May 27th 2016

Today I sent querying letters to seven literary agents, and here’s how you do that.

A query letter is like a CV, but for your novel. Instead of selling yourself to get a job, you sell yourself to get an agent to get a publishing deal.

I wrote my query letter a few weeks ago, and have been waiting for an ex-tutor to give me feedback on it. That feedback hasn’t come yet, and I got tired of waiting, so I started to look for agents.

The process is simple. You go on the website www.querytracker.net, and there’s a list of a whole bunch of literary agents.

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It starts off at 1,434 agents, which is way too high a number to even start to process. But you can filter the results by genre, and by whether or not they are currently accepting queries. That narrowed it down to 453 agents, so I’d already knocked that number down by 66%. You can narrow it down further by upgrading to the pro-version for 25 quid but I can barely afford food at the moment, so fuck that.

From there you just scroll through the list looking at the information it gives you.

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So for me, when I’m scrolling through the list I see that Stephanie Thwaites at the Curtis Brown Group is UK based – which is my first requirement. The three green symbols to the left of the flags indicate by which method that agent accepts queries. The lightning bolt means that they accept via Email, the box with the lines (I assume that that’s a letter?) means it accepts only via an online form, and the envelope means that that agent accepts submissions only by post (or as it’s sometimes called “snail mail”) 

My two requirements for submission are, in order of priority, email, and online form.

I can’t afford stamps, and printer ink is expensive.

So after you’ve narrowed the search down further to UK (or your preference) based agents who accept by your preferred method, you literally just click on the names and it takes you to that agents profile.

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On which you can see loads of helpful stuff, like their website, their blog (if they have one) previous work they have helped publish (quick tip: I’ve been told that it’s vital that you include a kind of “I notice that you represented ‘such and such and the half blood such and such’ type lines in your query letter), what genre they’re looking for and all that good stuff.

So research the agent, see if they’ve published books similar to yours and shoot them a query letter. Most agents have different preferences when it comes to how you submit. In the case of email, I’ve found that some agents like everything put into the body of the email, and some like the query letter in the body, with the synopsis and sample chapters in attachments. Agents will also differ in desired length of the excerpt you send. Some want three chapters, some want five. Some want 10,000 words, some want 20,000. some want 20 pages, some wants 50. Just make sure you find out what they’re after before you send the email.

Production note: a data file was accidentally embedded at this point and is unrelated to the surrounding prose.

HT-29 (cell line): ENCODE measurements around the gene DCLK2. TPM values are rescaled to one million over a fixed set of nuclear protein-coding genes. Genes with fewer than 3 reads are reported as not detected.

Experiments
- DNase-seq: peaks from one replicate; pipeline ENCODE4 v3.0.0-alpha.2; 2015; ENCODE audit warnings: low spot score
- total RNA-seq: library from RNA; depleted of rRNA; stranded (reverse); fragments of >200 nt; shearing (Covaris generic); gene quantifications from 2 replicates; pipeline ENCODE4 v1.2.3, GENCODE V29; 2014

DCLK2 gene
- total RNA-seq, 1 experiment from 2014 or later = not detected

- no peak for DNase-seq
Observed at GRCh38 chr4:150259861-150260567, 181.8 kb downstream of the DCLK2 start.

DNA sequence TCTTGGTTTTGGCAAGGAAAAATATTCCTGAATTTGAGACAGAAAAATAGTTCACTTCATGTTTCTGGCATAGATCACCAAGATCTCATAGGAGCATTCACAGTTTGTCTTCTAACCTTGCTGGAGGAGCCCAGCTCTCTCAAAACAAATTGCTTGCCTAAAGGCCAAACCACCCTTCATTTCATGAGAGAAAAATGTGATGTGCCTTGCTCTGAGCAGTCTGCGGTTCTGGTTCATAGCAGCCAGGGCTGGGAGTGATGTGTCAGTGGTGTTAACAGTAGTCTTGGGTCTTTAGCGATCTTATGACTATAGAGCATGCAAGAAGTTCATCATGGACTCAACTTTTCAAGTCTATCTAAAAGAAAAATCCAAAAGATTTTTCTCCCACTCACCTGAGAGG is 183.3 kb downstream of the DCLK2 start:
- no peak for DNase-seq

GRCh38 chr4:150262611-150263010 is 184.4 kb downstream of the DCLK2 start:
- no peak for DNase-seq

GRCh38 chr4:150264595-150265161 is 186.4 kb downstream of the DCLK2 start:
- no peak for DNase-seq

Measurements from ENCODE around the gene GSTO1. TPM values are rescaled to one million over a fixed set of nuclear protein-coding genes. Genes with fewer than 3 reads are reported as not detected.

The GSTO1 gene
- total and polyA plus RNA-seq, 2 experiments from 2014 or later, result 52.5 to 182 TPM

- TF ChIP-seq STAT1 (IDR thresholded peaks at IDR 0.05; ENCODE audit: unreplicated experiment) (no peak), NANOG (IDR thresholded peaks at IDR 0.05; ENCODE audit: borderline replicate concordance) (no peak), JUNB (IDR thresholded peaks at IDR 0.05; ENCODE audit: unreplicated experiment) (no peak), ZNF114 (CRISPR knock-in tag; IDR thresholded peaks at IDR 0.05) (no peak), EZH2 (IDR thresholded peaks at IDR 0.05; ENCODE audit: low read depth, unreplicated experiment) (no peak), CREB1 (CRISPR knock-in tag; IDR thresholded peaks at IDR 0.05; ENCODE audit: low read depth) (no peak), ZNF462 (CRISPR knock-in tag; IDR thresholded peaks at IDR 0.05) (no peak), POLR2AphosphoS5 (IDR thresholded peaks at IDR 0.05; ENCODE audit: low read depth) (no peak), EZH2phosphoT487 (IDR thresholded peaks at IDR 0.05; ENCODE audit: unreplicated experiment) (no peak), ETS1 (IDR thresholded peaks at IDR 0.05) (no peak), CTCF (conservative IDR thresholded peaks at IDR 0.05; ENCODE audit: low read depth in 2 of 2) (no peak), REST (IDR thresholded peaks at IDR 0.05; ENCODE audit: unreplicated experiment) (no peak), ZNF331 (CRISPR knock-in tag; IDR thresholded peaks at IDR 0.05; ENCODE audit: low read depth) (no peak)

I’m giving all this advice as someone who has literally just sent a query letter for the first time today, but this is just everything I’ve found online truncated into one post.

I sent seven queries today because seven is the amount of post-it notes I can fit on one of the shelves above my desk. IMG_4311.JPG

On these post-it’s I keep track of what agencies I’ve queried and who specifically I emailed.

Another quick tip: there’s nothing stopping you querying 50 agents at once, but perhaps it wouldn’t be wise to. I’ve been told that 10 at once is a good number, and the reason for this is because hopefully of those ten you will get some feedback from most of them – be it good, or bad. And after that feedback you can adjust and amend your query letter/synopsis/novel to make it more appealing within the restrictions of the desired word count. Or maybe they just weren’t hooked on the novel by the query letter. And all this feedback can increase your chances of being successful the next time you send a batch.

My magic number is going to be 14. Just because it’s two rows of seven post-its on the shelves above my desk. And 14 is larger than 10 so I’m bound to have a higher chance of success, right?

I’ve done seven today, and I’ll do seven tomorrow.

And then I’ll wait, because that’s the next step. Waiting. Four to six to eight to ten to twelve weeks. But waiting’s easy because you literally just do nothing. You’ve done the hard bit in sending the letter.

Until tomorrow, I hope this was helpful, and good luck.



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